Monday, October 1, 2018

Superheroes of Leicester

River Monster of Leicester
Superheroes of Leicester encourages people to imagine Leicester as home to a cast of superheroes.

Cities around the world that are similarly home to superheroes include Lagos, which is home to crimefighter, Abolaji Coker; Tokyo, Japan, which is home to the Super Young Team and Big Science Action; and, Boston, Massachusetts, which is the former home base of Wonder Woman, and the occasional residence of Aquaman and his wife Mera. (Massachusetts is also interesting because there's a place called Leicester in Massachusetts as well.)

Leicester, England where the Superheroes of Leicester will be from currently has two known monsters: the Dragon of Habitat Loss, which we first heard about at the St George's Festival Fringe that was held in the city in April 2018, and the River Monster which was discovered in the city in August 2018.

Superheroes of Leicester, the project will facilitate or bring out a graphic novel or comic book or series of such books imagining Leicester as a City of Superheroes.

If the project leads to books, the first books in the series could be published in 2019/20 by CivicLeicester, who have just given us Leicester 2084 AD: New poems about the city, a poetry anthology that encourages people to imagine what the city will be like in the year 2084, how it will get there and what it will mean to its citizens, residents and the rest of the world.

Expressions of interest in Superheroes of Leicester can be emailed to CivicLeicester@gmail.com

Notes:

i. Spotted on 25 August 2018, in Abbey Park, the River Monster is made from plastic waste dumped in the River Soar.
ii. For ideas on how to protect the environment, like and follow Leicester Friends of the Earth and the Canal & River Trust.
iii. See also: Red Leicester Choir's "Pointless Packaging".




Monday, April 16, 2018

Interview _ Carol Leeming

Carol Leeming is a Fellow of the Royal Society of Arts and is an award winning, internationally acclaimed, multi-genre writer, director, musician, singer/songwriter, performing artist, actor and arts curator.

Her poems have been featured in anthologies that include Out of Bounds (Bloodaxe, 2014), Hidden Stories (University of Leicester and Phoenix Leicester, 2015), Over Land, Over Sea: Poems for those seeking refuge (Five Leaves Publications, 2015) and Welcome to Leicester (Dahlia Publishing, 2016).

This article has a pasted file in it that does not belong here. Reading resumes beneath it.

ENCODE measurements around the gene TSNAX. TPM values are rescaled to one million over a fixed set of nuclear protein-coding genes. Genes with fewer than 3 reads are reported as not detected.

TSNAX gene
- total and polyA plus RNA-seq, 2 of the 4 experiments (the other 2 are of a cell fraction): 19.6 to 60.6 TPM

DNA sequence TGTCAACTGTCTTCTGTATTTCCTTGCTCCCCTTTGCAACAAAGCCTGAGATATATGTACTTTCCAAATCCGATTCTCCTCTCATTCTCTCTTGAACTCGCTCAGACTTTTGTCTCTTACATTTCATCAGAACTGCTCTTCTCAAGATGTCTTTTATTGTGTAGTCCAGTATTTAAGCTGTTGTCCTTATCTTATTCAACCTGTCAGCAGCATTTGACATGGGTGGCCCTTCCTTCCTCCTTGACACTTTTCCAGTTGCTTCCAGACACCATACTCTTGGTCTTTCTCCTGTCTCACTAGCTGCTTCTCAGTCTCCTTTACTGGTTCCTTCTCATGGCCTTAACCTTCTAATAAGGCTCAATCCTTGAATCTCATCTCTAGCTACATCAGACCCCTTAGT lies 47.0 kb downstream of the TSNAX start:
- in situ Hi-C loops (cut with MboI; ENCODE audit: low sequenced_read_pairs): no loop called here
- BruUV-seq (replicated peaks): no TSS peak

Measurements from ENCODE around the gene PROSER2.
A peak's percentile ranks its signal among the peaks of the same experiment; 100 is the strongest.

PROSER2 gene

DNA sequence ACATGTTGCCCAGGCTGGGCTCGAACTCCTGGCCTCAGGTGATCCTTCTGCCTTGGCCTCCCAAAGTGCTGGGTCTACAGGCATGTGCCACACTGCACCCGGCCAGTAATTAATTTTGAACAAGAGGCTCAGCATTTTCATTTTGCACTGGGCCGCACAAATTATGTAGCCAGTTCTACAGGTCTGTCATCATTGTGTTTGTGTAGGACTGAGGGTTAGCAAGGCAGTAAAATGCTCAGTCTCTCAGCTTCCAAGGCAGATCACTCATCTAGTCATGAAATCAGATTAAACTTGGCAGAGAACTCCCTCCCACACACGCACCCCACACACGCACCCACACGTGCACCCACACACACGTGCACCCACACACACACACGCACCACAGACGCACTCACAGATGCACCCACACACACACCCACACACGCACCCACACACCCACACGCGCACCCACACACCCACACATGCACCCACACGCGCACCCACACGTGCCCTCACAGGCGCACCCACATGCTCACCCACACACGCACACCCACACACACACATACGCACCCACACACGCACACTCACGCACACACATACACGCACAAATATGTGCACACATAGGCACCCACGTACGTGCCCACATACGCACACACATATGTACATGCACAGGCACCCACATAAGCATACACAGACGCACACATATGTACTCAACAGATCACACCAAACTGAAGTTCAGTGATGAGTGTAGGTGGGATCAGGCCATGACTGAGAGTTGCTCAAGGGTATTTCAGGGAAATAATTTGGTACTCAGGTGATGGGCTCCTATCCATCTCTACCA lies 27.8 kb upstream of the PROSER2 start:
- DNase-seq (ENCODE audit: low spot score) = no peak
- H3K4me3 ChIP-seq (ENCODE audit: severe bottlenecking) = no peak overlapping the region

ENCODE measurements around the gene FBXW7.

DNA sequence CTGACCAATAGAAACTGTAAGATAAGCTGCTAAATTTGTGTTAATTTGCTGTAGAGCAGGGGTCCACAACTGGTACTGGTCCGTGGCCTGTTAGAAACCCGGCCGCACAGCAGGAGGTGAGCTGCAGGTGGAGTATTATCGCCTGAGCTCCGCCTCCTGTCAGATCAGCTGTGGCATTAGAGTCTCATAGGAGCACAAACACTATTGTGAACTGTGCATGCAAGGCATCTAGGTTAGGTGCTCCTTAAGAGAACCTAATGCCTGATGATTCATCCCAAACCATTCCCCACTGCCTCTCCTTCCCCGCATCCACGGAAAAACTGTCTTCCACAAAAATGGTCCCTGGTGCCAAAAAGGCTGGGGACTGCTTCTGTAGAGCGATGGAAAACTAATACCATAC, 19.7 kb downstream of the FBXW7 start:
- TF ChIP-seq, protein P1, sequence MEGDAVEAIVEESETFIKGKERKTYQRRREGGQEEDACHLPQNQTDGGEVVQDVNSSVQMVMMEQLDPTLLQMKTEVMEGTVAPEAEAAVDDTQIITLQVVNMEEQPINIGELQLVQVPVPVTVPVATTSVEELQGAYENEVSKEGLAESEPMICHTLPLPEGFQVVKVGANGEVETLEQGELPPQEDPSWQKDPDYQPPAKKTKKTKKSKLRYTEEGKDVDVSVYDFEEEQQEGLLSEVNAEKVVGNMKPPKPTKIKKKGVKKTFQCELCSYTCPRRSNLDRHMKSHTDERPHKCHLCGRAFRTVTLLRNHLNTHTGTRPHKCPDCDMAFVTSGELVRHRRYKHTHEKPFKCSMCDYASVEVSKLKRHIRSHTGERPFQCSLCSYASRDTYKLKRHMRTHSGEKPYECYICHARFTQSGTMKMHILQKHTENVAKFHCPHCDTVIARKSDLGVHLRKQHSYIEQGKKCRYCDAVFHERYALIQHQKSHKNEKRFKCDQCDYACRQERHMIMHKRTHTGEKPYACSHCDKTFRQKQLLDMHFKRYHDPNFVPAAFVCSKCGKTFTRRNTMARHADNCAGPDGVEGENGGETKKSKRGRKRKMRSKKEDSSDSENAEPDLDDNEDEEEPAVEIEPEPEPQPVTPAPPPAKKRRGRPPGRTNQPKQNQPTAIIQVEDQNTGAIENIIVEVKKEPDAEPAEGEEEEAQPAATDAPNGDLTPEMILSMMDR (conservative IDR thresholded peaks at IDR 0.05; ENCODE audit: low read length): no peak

In 2016, working with digital arts practitioner Rob Gurney, Carol Leeming produced The Enchanter, a short film that fuses music, poetry and performance. She is also the author of The Declamations of Cool Eye (Dare to Diva Productions, 2017), a poetry chapbook.

In this interview, Carol Leeming talks about the work she is doing.

How would you describe The Enchanter?

The Enchanter is a mythical, magical character, a narrator, and it is also the title of the film poem which features a love song, "Habibi", and a love poem, “Drawing” which is included in my debut poetry collection, The Declamations of Cool Eye.

I produced Enchanter in March 2016 with Rob Gurney of Digital Mechanic.

The Enchanter, as an idea for a persona, came to me via a silver sequinned hat made in Morocco. I got the hat whilst in Brighton for a play of mine at Brighton Dome Theatre in March 2016.

Some of my interests in the arts include Magic Realism, Afro-Futurism and Fantasy, and using the arts and technology as a kind of magic practice. So the Enchanter persona stems from these things. It can be located in an actual space, for example, Leicester, but also within a creative, imagined space. The Enchanter persona is mysterious, acts as a jali or griot or chronicler, and shows North African tribal roots of the Amazigh or Turareg people of the Sahara. These are people I have some ancestral links with.

What were the most challenging aspects of the work that went into the film?

Time constraints for Rob, a busy, creative person and a freelancer, and myself. We had both decided to make the work in late 2015 but only got together in March 2016 to actually get round to shoot it. Also, finding a location to shoot on the weekend, for example, on Sundays, proved a challenge, which was solved by using the 2 Queens Gallery’s downstairs space.

Being a member of the Seven Five Film Production group, based at the Phoenix Arts, I was able to recruit a good crew for the shoot.

Sound was also something we had to pay special attention to.

Subsequently, when Enchanter was completed, we organised a preview launch event at Phoenix Arts. The film was well received. During the Q&A that followed, people described the film as ‘mesmerising’, ‘stunning’, and ‘magical’. And recently, at Upstairs at the Western, several people came to see the film again. They enjoyed it and said they wanted to see it again as they experience different things each time they watch it. Enchanter also received the 2016 Penfold Media Award from Leicester Writers Club.

What connects The Enchanter and The Declamations of Cool Eye?

The poetry collection gives a strong, poetic, narrative voice to Cool Eye, a mythologised black female narrator, who may or may not occupy, simultaneously, physical and metaphysical space; a chronicler who feels marginalised, who reports on the ‘down pressure’ of society. The collection starts with a sense of place and natural events, before moving into sensuality and sexuality at times, the interior of self, expressing angst, disquiet, pleasure, joy and the spirit or just observing and reflecting.

The Declamations of Cool Eye came about over time and coalesced, after the video was made, into a collection. I had been thinking, for some time, to create a collection of some of my shorter poems. I felt I needed to find out what audience there was for my page poetry and promote myself more as a poet, to try and get bookings and develop an audience also. I knew my choreopoetry, The Loneliness of the Long Distance Diva, had an audience after sell out performances at Curve in 2012 and my second choreopoem, Love the Life You Live, Live The Life You Love, included in Hidden Stories, sold well.